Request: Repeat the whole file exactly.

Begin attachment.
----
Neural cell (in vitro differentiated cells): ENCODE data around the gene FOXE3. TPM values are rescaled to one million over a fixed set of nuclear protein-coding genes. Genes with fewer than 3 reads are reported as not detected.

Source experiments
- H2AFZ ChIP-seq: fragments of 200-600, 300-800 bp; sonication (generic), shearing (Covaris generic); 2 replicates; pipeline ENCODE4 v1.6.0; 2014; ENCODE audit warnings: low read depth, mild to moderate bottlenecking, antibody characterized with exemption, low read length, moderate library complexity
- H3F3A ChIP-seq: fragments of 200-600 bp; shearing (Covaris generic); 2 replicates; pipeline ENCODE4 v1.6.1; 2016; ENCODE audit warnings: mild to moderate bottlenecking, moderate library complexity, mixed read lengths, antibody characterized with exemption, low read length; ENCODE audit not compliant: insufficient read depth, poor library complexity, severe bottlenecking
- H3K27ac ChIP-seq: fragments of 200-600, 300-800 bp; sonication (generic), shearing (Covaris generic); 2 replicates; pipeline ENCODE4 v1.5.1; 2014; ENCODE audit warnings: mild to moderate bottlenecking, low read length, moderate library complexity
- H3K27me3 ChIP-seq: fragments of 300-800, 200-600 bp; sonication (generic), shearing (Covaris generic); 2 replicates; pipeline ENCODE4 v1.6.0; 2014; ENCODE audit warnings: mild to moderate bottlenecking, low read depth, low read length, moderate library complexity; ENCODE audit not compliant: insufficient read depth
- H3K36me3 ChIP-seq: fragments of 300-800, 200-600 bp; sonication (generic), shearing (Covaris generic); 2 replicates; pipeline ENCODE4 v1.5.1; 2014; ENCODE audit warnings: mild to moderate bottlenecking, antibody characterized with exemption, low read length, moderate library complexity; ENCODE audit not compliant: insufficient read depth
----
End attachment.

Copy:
Neural cell (in vitro differentiated cells): ENCODE data around the gene FOXE3. TPM values are rescaled to one million over a fixed set of nuclear protein-coding genes. Genes with fewer than 3 reads are reported as not detected.

Source experiments
- H2AFZ ChIP-seq: fragments of 200-600, 300-800 bp; sonication (generic), shearing (Covaris generic); 2 replicates; pipeline ENCODE4 v1.6.0; 2014; ENCODE audit warnings: low read depth, mild to moderate bottlenecking, antibody characterized with exemption, low read length, moderate library complexity
- H3F3A ChIP-seq: fragments of 200-600 bp; shearing (Covaris generic); 2 replicates; pipeline ENCODE4 v1.6.1; 2016; ENCODE audit warnings: mild to moderate bottlenecking, moderate library complexity, mixed read lengths, antibody characterized with exemption, low read length; ENCODE audit not compliant: insufficient read depth, poor library complexity, severe bottlenecking
- H3K27ac ChIP-seq: fragments of 200-600, 300-800 bp; sonication (generic), shearing (Covaris generic); 2 replicates; pipeline ENCODE4 v1.5.1; 2014; ENCODE audit warnings: mild to moderate bottlenecking, low read length, moderate library complexity
- H3K27me3 ChIP-seq: fragments of 300-800, 200-600 bp; sonication (generic), shearing (Covaris generic); 2 replicates; pipeline ENCODE4 v1.6.0; 2014; ENCODE audit warnings: mild to moderate bottlenecking, low read depth, low read length, moderate library complexity; ENCODE audit not compliant: insufficient read depth
- H3K36me3 ChIP-seq: fragments of 300-800, 200-600 bp; sonication (generic), shearing (Covaris generic); 2 replicates; pipeline ENCODE4 v1.5.1; 2014; ENCODE audit warnings: mild to moderate bottlenecking, antibody characterized with exemption, low read length, moderate library complexity; ENCODE audit not compliant: insufficient read depth